About two weeks have passed now, today as I am writing this is April 13th so I have had a little time to adjust… I went from feeling butterflies and relief, to feeling simply happy. I made a return to our supplier and let them know we were closing. I smiled so big that they smiled too. Sometimes closing a business isn’t sad, sometimes it’s a newfound freedom that was needed. The company is debt-free and required taxes are already mostly prepaid to the best of my knowledge. All our staff are taken care off, which was my main worry. Our company is leaving the facility, but the staff is not, they’ll mostly assimilate with the new company taking over, and others will simply go back to working just one full-time job.

I didn’t receive a lot of income from the company in 2018, in fact I only received an income of about $14,000 for my responsibilities, which is appalling, really. I’m working on rectifying that imbalance, and once the company closes officially on May 1st and all residual payments and bills are processed, I hope to be left with some income to span the rest of 2019, maybe a few thousand, perhaps more.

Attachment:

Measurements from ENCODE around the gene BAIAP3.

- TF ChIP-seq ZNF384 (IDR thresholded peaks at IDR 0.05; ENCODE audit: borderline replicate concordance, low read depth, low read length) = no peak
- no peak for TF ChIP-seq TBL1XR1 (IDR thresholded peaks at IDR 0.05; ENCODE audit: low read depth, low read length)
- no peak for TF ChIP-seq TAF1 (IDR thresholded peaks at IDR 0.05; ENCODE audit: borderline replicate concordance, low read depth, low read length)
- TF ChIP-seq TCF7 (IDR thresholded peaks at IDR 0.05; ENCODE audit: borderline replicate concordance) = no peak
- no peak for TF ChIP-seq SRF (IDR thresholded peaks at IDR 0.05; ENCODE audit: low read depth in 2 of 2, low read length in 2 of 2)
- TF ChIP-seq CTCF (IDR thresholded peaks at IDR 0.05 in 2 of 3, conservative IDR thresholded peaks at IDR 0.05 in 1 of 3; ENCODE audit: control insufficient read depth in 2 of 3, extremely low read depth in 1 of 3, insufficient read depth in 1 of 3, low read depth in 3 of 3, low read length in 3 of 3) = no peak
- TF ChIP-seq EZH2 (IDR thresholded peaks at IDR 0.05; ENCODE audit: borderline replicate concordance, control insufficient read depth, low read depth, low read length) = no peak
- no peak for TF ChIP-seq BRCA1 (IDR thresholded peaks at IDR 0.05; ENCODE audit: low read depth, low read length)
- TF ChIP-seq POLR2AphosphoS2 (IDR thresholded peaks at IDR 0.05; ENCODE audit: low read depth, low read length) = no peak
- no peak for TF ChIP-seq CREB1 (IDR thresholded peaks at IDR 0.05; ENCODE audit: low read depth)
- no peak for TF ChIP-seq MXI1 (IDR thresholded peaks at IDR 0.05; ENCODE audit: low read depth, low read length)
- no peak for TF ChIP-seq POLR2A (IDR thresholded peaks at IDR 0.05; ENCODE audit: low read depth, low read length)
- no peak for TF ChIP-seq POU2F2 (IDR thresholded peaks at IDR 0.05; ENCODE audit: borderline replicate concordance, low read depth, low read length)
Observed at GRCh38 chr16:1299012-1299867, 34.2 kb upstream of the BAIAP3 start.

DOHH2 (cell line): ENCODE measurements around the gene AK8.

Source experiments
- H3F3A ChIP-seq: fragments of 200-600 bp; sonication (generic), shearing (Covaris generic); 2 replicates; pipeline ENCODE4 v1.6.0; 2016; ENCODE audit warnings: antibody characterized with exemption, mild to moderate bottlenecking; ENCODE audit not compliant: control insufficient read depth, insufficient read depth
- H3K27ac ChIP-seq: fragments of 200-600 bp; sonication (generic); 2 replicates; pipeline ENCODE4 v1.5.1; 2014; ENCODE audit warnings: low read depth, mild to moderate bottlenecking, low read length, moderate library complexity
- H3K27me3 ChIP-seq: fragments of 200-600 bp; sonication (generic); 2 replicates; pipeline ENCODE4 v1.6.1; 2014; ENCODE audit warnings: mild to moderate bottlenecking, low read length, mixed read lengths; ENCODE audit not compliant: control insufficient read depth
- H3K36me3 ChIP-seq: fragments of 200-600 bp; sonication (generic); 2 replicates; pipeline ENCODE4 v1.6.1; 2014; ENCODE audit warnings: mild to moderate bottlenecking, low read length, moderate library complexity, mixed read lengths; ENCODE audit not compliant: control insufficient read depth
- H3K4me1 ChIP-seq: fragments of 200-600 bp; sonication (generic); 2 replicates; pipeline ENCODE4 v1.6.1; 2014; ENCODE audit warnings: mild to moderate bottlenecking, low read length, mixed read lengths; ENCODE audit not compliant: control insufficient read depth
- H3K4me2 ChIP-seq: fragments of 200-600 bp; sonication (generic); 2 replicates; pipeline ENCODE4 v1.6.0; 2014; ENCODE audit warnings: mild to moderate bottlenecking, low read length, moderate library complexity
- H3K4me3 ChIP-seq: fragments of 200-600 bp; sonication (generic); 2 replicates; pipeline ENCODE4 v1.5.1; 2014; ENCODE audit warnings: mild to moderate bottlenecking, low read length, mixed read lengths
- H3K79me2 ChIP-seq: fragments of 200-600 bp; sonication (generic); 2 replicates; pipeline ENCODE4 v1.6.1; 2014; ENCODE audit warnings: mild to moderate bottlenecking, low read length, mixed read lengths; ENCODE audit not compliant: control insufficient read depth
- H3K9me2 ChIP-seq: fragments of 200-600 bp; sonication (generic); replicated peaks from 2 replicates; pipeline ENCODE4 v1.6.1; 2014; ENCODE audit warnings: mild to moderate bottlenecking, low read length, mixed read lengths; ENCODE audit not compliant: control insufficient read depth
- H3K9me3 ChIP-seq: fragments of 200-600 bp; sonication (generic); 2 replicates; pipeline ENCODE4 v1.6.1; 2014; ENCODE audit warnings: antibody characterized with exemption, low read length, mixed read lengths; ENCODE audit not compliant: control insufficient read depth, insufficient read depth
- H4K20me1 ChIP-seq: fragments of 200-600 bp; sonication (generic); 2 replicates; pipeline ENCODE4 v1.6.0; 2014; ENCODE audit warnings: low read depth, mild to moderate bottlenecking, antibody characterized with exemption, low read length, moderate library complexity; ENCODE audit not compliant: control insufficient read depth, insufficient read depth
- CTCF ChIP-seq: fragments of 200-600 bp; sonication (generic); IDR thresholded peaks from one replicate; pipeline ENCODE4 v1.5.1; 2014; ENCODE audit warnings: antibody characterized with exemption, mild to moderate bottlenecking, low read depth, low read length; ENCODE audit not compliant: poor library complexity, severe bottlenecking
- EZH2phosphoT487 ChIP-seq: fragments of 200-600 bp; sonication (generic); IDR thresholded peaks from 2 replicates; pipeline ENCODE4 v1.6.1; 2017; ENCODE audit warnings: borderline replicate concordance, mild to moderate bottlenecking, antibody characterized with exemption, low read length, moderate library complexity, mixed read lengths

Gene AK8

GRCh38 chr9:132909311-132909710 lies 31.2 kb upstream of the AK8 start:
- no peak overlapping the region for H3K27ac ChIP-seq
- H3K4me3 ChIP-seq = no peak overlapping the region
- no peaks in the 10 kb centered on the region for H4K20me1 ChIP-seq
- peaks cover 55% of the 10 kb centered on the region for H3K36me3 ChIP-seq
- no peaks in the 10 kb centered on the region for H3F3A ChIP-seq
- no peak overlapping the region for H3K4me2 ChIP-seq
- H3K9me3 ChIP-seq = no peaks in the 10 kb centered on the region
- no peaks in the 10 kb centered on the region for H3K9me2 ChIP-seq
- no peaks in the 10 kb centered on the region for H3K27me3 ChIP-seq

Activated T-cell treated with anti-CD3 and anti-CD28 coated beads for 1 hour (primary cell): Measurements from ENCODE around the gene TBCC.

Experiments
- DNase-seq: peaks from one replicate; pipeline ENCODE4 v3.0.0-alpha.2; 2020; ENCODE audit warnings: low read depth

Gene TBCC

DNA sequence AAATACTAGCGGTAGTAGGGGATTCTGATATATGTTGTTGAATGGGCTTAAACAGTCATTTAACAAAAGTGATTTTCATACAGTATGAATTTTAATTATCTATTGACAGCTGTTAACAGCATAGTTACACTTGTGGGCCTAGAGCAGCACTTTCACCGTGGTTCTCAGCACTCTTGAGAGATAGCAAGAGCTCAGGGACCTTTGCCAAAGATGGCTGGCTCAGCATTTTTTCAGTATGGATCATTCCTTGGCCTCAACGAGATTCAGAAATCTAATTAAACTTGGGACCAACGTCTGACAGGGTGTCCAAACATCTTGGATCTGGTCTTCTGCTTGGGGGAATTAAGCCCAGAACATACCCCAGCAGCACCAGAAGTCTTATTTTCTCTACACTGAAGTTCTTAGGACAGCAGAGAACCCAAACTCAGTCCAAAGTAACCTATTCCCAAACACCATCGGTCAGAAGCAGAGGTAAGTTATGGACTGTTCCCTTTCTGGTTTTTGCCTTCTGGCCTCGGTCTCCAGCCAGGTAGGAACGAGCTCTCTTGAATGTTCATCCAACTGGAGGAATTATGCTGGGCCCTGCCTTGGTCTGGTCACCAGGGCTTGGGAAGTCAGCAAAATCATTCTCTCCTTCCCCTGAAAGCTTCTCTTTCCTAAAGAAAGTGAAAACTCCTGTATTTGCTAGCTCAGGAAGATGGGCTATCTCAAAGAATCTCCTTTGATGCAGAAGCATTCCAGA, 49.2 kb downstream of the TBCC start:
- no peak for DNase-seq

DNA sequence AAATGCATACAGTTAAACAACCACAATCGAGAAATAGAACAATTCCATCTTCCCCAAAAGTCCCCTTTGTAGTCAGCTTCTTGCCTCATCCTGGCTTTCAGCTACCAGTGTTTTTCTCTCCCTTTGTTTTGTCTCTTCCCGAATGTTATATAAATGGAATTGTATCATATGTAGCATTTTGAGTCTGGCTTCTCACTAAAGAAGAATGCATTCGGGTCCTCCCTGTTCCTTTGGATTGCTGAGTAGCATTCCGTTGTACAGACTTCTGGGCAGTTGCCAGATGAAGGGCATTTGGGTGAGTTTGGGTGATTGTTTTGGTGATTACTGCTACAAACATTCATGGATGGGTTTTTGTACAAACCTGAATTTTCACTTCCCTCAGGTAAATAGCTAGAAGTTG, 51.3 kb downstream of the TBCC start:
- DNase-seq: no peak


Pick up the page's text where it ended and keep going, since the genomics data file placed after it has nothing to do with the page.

My other sources of income already largely cover my basic bills, so I picked up some cottage cleaning on Saturdays this summer as a stop-gap measure.

In any case, about one month from now… I will be officially free. There will be no more schedules, no shifts to cover, no payroll to run, only myself to be responsible for. I don’t really know yet how that’s going to feel… I do know I am looking forward to it a lot and I’m not too worried financially.

Everything is going to land right side up, and this summer is going to be the most relaxed and best summer I’ve had in a decade. 🙂

Published by Renée

I write about my life, travel and my financial up and downs on my blog, Nickel By Nickel, while contradicting myself daily. ;)